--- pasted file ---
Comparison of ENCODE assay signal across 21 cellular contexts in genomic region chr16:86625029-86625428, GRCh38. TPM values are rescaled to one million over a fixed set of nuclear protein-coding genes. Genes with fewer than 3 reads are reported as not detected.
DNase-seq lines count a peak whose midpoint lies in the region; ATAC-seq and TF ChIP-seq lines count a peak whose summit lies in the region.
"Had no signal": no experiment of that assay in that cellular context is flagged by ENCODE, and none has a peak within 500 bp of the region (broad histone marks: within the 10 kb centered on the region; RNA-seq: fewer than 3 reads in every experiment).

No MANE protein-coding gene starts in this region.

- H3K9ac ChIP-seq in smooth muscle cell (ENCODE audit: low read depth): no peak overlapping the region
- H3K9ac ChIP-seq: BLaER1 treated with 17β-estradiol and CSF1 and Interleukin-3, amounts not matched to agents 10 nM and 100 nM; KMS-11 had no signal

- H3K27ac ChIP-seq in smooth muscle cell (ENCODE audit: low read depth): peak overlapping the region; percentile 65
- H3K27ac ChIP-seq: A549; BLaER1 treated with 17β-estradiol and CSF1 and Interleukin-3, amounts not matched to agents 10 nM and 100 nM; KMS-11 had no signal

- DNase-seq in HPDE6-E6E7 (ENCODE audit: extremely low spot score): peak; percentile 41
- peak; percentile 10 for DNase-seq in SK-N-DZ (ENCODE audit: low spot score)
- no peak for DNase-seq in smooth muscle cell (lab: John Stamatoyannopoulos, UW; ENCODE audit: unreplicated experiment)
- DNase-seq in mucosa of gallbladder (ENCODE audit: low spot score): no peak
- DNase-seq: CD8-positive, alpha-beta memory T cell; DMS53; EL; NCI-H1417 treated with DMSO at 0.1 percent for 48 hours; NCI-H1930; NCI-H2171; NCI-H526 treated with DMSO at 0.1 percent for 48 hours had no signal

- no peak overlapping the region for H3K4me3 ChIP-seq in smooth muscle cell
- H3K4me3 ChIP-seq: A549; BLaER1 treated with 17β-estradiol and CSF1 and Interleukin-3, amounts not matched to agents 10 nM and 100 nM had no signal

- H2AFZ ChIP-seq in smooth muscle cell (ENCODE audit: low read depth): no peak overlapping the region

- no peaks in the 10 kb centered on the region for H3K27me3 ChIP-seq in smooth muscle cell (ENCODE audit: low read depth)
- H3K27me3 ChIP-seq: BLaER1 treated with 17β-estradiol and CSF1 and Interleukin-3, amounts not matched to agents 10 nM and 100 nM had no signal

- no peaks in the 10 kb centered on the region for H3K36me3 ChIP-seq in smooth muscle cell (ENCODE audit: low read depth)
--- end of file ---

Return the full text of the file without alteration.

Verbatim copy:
Comparison of ENCODE assay signal across 21 cellular contexts in genomic region chr16:86625029-86625428, GRCh38. TPM values are rescaled to one million over a fixed set of nuclear protein-coding genes. Genes with fewer than 3 reads are reported as not detected.
DNase-seq lines count a peak whose midpoint lies in the region; ATAC-seq and TF ChIP-seq lines count a peak whose summit lies in the region.
"Had no signal": no experiment of that assay in that cellular context is flagged by ENCODE, and none has a peak within 500 bp of the region (broad histone marks: within the 10 kb centered on the region; RNA-seq: fewer than 3 reads in every experiment).

No MANE protein-coding gene starts in this region.

- H3K9ac ChIP-seq in smooth muscle cell (ENCODE audit: low read depth): no peak overlapping the region
- H3K9ac ChIP-seq: BLaER1 treated with 17β-estradiol and CSF1 and Interleukin-3, amounts not matched to agents 10 nM and 100 nM; KMS-11 had no signal

- H3K27ac ChIP-seq in smooth muscle cell (ENCODE audit: low read depth): peak overlapping the region; percentile 65
- H3K27ac ChIP-seq: A549; BLaER1 treated with 17β-estradiol and CSF1 and Interleukin-3, amounts not matched to agents 10 nM and 100 nM; KMS-11 had no signal

- DNase-seq in HPDE6-E6E7 (ENCODE audit: extremely low spot score): peak; percentile 41
- peak; percentile 10 for DNase-seq in SK-N-DZ (ENCODE audit: low spot score)
- no peak for DNase-seq in smooth muscle cell (lab: John Stamatoyannopoulos, UW; ENCODE audit: unreplicated experiment)
- DNase-seq in mucosa of gallbladder (ENCODE audit: low spot score): no peak
- DNase-seq: CD8-positive, alpha-beta memory T cell; DMS53; EL; NCI-H1417 treated with DMSO at 0.1 percent for 48 hours; NCI-H1930; NCI-H2171; NCI-H526 treated with DMSO at 0.1 percent for 48 hours had no signal

- no peak overlapping the region for H3K4me3 ChIP-seq in smooth muscle cell
- H3K4me3 ChIP-seq: A549; BLaER1 treated with 17β-estradiol and CSF1 and Interleukin-3, amounts not matched to agents 10 nM and 100 nM had no signal

- H2AFZ ChIP-seq in smooth muscle cell (ENCODE audit: low read depth): no peak overlapping the region

- no peaks in the 10 kb centered on the region for H3K27me3 ChIP-seq in smooth muscle cell (ENCODE audit: low read depth)
- H3K27me3 ChIP-seq: BLaER1 treated with 17β-estradiol and CSF1 and Interleukin-3, amounts not matched to agents 10 nM and 100 nM had no signal

- no peaks in the 10 kb centered on the region for H3K36me3 ChIP-seq in smooth muscle cell (ENCODE audit: low read depth)